Inverse Kimatics is a very powerful tool for making realistic animations with ease. To start, you’ll need a model with a working rig. If you don’t understand how to do this, please come back to this tutorial later. Here’s the starting scene, with the awesome character provided by Hekatonkiros of the #blender IRC chanel.
Select your Armature, and go into edit mode. Select a bone at the end of a chain you’d like to control. When thinking about IK chains, think of someone grabbing onto your character at a certain bone and moving around. If I grab someone’s hand it doesn’t just rotate their hand. Depending on how hard I pull, it’ll move their forearm, upper arm, shoulder and possibly more. The bones that are moved by relationship are called the “chain”. The hand is a logical place to start a chain, but in this case we start at the end of each tenticle. Select the bone, press Shift-C -> Cursor to Selected.
With our 3D cursor in the correct position, we can now add our IK control bone. Press Shift-A to add a bone, select it, and give it a name. We’ll need this name later when setting up constraints. In the bottom right of this image, you see we have a deform checkbox. We want that disabled (unlike the picture). This bone should only control bones, not the mesh.
Ctrl-Tab into Pose Mode so we can set up our first constraint. The quick way to do this (thanks Frankie1111), is to select your IK bone, and then the last bone in the chain (e.g. end of the tenticle). Now press Shift-I to create the constraint. Change your selection to just the bone at the end of the chain. Switch to our Bone Constraints tab to configure the constraint. Check “Rotation” because it’ll give us much more flexibility.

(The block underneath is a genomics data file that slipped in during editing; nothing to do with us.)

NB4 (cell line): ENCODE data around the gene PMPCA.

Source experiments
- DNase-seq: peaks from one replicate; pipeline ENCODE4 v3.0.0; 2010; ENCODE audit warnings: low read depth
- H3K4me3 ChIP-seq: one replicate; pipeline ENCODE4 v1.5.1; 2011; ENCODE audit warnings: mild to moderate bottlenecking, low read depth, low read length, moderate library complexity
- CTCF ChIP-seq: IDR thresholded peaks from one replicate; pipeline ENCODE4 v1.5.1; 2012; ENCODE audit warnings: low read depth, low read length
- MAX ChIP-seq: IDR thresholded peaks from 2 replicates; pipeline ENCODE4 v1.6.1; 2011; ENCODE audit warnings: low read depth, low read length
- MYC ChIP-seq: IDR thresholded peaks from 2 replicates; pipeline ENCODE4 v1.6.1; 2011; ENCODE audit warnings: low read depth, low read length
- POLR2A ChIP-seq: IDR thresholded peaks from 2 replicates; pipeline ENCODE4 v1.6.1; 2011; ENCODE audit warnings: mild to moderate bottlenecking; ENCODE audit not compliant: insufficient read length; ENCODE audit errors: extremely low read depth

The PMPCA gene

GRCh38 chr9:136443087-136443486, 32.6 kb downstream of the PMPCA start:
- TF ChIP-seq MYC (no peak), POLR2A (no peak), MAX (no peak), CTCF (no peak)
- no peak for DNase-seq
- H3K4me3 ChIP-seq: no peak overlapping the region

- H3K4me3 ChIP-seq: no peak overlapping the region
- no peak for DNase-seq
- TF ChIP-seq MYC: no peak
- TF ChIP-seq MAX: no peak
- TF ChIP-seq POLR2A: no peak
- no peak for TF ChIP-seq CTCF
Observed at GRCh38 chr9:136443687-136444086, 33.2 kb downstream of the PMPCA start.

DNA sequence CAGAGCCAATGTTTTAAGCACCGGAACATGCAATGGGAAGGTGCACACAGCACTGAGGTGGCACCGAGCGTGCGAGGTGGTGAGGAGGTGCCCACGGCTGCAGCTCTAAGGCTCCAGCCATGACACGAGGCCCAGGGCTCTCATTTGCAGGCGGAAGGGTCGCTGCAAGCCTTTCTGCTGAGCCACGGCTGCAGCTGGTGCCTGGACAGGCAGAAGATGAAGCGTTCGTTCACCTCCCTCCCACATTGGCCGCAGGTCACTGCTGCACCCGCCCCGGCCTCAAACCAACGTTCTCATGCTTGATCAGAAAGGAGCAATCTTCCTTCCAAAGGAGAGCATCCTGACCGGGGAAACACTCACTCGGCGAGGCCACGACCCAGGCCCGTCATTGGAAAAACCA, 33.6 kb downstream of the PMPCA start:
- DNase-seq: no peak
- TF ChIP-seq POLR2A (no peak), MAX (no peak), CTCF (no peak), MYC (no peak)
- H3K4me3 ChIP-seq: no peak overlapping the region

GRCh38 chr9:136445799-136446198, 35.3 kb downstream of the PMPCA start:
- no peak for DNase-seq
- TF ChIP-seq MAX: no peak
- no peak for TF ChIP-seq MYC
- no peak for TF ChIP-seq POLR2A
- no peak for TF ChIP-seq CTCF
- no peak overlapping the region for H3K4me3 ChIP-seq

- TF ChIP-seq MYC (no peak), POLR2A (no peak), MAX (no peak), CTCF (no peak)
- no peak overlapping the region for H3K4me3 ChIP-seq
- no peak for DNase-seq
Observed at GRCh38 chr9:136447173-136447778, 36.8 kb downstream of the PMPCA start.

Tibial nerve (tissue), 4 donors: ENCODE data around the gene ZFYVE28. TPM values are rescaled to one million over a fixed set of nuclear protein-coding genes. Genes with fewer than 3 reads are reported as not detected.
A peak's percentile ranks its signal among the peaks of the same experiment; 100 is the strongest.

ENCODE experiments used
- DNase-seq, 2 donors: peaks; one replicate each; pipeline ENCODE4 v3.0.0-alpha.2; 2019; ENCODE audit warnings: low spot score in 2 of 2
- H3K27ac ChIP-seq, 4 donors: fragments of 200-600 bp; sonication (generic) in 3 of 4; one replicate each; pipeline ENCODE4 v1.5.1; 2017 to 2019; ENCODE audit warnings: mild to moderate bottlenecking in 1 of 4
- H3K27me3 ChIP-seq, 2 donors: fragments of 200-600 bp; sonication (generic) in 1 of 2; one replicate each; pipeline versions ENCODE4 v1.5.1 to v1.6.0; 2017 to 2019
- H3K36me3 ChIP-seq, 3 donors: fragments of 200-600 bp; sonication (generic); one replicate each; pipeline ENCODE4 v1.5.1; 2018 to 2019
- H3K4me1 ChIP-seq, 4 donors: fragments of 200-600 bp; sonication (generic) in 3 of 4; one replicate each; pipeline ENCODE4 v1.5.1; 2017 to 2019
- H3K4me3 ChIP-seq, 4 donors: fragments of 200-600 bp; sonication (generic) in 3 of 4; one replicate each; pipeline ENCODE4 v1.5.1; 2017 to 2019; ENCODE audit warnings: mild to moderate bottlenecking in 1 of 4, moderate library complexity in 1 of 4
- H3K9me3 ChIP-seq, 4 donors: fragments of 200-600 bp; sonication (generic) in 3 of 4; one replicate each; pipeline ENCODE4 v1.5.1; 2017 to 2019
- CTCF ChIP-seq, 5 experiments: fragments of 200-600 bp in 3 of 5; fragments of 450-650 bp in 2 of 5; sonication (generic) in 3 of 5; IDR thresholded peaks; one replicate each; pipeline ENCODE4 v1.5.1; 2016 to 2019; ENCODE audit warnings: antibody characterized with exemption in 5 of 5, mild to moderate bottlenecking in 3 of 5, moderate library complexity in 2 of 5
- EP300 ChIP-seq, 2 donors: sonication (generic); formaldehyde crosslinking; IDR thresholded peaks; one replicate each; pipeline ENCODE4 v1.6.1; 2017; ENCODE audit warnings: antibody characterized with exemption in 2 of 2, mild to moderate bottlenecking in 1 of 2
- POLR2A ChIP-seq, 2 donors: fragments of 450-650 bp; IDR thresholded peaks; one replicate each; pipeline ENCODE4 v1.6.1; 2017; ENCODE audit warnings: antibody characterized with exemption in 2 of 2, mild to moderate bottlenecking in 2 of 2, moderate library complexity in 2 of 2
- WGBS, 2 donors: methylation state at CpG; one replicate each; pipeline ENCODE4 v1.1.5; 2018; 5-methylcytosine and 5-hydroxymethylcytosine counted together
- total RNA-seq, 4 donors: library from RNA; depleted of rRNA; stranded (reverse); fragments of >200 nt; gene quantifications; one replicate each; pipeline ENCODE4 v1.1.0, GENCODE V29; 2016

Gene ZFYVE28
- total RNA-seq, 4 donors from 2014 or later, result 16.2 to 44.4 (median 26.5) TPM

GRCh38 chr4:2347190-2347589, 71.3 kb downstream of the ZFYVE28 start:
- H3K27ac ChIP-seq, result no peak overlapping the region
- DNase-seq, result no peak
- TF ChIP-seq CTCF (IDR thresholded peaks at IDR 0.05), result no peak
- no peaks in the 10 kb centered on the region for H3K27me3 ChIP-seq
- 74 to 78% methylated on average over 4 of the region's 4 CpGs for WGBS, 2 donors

As mentioned, IK affects chains of bones. Our chain length determines how many bones are in this IK’s chain. Usually you just want to click the increment button until the yellow line goes as high up the bones as we want. NEVER leave this at 0 which means unlimited; you’ll get terrible results.
Switch to pose mode. The bones controlled by IK are irrelevant in pose mode, so we can hide them or move them to a hidden bone layer (quick and flexible solutions, respectivley). Select your IK controller, and try (G)rab and ®otate to move it around. Here’s a very simple movement that would take a few minutes to get correct using FK.
Notice how the other bones just moved along to form a curve based on the position and rotation of a single IK bone. This technique can be applied to a variety of situations, and applies to most situations where a rig is used (exception: mechanical rigs).
Hope this helped, and feel free to send me any suggestions. I’ll let you know if I feel it’s something I can explain well, or not. Comments, critiques, questions, grammar and spelling, improvements, anything? Feel a video version would add something? Let me know and I’ll make one.